The puzzle is as follows:

We present you below this riddle. A certain mechanism opens a gate of a maximum security lab. It just happens that a glass lets you see the mechanism and you know the password to enter is related with the number of turns given by the small wheel.

Sketch of the problem

The condition is that the password is the minimum number of turns that the wheel with the smallest radius must make, so that points $A$ and $B$ (where the opening latches are located) are in contact for the second time. Using this information, find the password.

The alternatives given are:

  1. 11.25
  2. 11
  3. 13.5
  4. 6.25

Is there a gentle way to solve this without much fuss? (note that the word takes inspiration from this source)

My issue is that I was only able to figure out that the number of turns the smaller wheel makes will be less than the larger.

Note that although not specifically mentioned in the problem, I'm assuming that the points' positions are with respect to the center.

The labels are as follows:

$b$: Turns given by the bigger wheel

$s$: turns given by smaller wheel.



Thus the smaller wheel will get more turns than the bigger one. This makes sense. But I don't know how to relate this with the given positions in the graph.

I can't say that both will cover the same angle as that's not the case. But they will attain the same length.

But here I'm stuck. Is my logic correct? It would help me a lot if answers could explain step-by-step the necessary details so I will not be confused about matching points.

I have already attempted a few methods but could not find a logical answer.

This puzzle is from my Logic and Challenges book from 2000's and from the looks of it seems to be an adaptation from a reprinted copy of Martin Gardner's 1950's book on Puzzles.


1 Answer 1


I'll use your notation of $b$ for the number of turns of the big wheel, and $s$ for the number of turns of the small wheel.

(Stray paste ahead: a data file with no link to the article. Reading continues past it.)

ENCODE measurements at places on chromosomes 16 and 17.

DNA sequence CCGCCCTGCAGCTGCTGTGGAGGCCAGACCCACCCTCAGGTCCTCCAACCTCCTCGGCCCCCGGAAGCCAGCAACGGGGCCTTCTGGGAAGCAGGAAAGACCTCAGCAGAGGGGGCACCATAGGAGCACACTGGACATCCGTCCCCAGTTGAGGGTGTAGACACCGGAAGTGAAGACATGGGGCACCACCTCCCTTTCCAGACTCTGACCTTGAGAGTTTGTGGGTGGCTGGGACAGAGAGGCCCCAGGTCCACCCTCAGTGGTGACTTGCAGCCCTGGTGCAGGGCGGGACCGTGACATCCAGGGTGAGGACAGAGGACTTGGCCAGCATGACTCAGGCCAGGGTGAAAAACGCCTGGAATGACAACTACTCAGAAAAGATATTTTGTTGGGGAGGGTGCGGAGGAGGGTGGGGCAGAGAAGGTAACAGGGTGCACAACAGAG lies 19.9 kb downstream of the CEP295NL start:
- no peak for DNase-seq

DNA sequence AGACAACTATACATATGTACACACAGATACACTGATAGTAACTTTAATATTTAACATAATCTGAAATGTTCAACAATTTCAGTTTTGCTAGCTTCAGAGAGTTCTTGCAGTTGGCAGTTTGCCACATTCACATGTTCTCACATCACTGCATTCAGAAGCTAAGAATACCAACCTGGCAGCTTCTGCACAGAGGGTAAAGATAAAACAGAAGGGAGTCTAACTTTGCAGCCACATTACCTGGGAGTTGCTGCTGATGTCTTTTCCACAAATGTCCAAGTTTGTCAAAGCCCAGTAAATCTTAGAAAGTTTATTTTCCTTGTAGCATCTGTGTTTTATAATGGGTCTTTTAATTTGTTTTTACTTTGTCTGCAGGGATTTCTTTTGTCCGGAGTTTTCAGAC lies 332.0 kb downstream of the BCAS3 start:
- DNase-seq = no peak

You already deduced that $s=\frac{18}{10}b$.

From the picture we can also deduce that:

After a quarter turn of the small wheel, point B is in contact with the large wheel as required. This happens again after any number of additional full rotations. Therefore $s=n+\frac14$ for some whole number $n$.
The same reasoning goes for point A on the big wheel, so we also have $b=k+\frac14$ for some whole number $k$. Of course this will not the same number of rotations as the small wheel, because the large wheel turns more slowly than the small one.

Now you can just substitute and see where it gets us:

$$s=\frac{18}{10}b\\n+\frac14 = \frac{18}{10}\left(k+\frac14\right)\\n = \frac{9k+1}{5}$$
But $n$ is a whole number, so we need $9k+1$ to be divisible by $5$.
This first happens when $k=1$, $n=2$. The second time it happens, which is what the question asks for, is when $k$ is increased by a further $5$ rotations, i.e. when $k=6$, and $n=11$.

The total number of rotations of the small wheel is therefore:

$$s=n+\frac14 =11+\frac14 $$ which is multiple choice option 1.

  • $\begingroup$ Your answers are always the best! But I wonder, how did you concluded that for the second time that both wheels coincide is when $k$ is increased by further $5$?. Was this due trial and error on $n=\frac{9k+1}{5}$?. I mean after replacing $2$,$3$,$4$,$5$ and finally getting to $6$?. Or did you obtained it from a straight conclusion that because the denominator is $5$, then I must add $5$?. Which of these was the reason. Can you attend this doubt please? $\endgroup$ Commented Feb 27, 2021 at 2:18
  • $\begingroup$ @ChrisSteinbeckBell Both those methods work. You can do it by trial and error, but it is quicker when you realise that when you add something to $k$, the numerator increases by $9$ times that much, i.e. a multiple of $9$. We need that numerator increase to be a multiple of $5$, and the first multiple of $9$ that is also a multiple of $5$ is $9\cdot5$, so $k$ must increase by $5$. $\endgroup$ Commented Feb 27, 2021 at 9:29

Your Answer

By clicking “Post Your Answer”, you agree to our terms of service and acknowledge you have read our privacy policy.

Not the answer you're looking for? Browse other questions tagged or ask your own question.